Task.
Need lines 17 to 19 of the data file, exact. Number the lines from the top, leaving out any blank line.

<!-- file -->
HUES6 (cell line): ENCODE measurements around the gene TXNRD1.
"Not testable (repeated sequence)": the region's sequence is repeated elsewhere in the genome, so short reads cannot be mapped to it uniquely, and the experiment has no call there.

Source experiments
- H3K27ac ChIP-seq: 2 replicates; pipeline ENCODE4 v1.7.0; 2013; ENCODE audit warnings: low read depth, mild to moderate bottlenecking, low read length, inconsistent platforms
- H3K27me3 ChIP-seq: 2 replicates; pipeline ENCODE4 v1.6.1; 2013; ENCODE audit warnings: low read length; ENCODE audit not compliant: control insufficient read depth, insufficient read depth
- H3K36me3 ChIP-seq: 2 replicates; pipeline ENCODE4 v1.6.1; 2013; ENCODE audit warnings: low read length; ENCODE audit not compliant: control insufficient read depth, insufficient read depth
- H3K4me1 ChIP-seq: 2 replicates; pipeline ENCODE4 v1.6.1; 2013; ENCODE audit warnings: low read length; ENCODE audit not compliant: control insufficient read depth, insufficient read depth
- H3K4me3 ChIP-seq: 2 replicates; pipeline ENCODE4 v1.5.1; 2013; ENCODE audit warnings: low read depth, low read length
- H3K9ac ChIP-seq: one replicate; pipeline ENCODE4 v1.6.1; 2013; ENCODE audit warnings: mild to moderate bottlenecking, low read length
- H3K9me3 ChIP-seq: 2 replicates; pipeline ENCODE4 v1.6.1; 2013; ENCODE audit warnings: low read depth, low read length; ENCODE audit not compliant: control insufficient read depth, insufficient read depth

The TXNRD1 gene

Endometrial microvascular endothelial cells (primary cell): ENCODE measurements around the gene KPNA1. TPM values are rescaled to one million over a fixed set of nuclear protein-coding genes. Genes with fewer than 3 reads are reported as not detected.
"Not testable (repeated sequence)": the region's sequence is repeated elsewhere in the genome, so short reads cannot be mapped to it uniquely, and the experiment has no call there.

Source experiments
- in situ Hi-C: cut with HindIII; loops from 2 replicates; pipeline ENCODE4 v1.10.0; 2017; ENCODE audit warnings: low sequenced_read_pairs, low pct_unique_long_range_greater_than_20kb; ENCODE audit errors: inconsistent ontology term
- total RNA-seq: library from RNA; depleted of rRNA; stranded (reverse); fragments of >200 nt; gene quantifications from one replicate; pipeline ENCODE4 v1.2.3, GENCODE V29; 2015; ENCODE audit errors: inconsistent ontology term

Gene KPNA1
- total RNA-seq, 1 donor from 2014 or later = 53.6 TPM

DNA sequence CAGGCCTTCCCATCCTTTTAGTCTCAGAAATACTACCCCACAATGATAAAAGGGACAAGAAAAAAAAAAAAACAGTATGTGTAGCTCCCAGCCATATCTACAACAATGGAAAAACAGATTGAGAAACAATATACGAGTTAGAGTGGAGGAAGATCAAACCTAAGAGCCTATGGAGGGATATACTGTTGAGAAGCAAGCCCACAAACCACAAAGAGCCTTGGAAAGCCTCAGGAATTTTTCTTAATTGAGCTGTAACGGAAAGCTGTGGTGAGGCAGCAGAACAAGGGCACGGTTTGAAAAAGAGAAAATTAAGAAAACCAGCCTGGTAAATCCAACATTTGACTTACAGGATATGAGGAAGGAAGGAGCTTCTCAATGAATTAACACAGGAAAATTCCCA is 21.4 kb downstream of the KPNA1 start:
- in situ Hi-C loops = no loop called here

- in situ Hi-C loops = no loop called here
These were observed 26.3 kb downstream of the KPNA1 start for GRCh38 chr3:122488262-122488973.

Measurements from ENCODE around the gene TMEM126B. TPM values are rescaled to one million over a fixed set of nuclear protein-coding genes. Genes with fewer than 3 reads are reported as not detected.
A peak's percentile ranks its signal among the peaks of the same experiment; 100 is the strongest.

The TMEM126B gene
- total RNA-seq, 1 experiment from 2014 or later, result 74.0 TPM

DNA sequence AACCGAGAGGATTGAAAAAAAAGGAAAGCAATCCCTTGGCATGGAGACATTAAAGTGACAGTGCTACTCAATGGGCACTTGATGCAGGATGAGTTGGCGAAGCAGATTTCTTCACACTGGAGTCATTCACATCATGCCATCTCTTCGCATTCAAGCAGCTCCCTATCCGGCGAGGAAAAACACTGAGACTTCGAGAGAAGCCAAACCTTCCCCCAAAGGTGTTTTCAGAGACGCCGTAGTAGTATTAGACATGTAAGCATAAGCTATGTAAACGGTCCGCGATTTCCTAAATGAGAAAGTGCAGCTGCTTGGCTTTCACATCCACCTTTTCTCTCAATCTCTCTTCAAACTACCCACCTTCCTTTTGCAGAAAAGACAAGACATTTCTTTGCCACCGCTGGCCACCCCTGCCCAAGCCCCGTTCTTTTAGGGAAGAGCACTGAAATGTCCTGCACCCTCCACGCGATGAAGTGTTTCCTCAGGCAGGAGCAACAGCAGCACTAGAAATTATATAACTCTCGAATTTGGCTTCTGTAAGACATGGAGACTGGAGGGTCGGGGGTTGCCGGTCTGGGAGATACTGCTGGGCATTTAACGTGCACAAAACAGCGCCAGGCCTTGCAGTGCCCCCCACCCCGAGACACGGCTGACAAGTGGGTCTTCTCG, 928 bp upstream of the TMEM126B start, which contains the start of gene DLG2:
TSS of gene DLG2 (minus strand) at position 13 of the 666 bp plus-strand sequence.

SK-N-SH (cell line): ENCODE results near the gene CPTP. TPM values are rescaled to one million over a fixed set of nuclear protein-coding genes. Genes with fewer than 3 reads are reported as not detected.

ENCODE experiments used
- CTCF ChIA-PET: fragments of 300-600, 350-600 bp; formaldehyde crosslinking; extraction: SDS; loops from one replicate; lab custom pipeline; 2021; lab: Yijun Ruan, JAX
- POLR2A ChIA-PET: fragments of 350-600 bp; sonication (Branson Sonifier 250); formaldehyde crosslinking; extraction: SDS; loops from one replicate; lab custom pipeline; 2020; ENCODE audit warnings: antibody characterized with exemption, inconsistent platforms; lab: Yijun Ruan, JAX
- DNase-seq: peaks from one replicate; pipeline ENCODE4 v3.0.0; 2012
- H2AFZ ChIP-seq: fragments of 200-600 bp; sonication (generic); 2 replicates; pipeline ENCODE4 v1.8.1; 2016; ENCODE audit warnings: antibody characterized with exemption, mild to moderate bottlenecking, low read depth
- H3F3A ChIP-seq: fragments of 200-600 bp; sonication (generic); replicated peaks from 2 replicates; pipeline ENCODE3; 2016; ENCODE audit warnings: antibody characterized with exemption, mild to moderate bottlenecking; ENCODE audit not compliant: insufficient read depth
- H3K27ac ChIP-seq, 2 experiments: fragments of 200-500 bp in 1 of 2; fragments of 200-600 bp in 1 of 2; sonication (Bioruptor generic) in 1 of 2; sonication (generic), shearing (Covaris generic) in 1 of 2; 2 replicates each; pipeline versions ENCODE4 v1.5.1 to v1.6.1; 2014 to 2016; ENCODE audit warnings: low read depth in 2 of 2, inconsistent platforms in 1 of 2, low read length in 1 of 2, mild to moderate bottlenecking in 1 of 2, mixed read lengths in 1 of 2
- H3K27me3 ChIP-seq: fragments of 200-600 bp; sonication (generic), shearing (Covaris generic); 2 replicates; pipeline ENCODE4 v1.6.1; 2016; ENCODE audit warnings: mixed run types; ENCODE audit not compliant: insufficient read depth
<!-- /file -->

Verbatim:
Gene KPNA1
- total RNA-seq, 1 donor from 2014 or later = 53.6 TPM

DNA sequence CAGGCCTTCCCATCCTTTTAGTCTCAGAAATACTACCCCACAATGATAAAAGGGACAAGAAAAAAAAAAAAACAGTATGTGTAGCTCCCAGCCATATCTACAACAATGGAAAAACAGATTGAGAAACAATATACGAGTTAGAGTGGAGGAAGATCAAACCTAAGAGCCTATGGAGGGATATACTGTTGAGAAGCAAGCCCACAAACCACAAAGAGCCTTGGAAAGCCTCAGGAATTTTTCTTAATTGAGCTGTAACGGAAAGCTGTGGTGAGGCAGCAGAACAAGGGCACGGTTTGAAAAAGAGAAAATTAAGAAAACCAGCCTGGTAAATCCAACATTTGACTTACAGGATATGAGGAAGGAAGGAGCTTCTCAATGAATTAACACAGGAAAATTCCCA is 21.4 kb downstream of the KPNA1 start: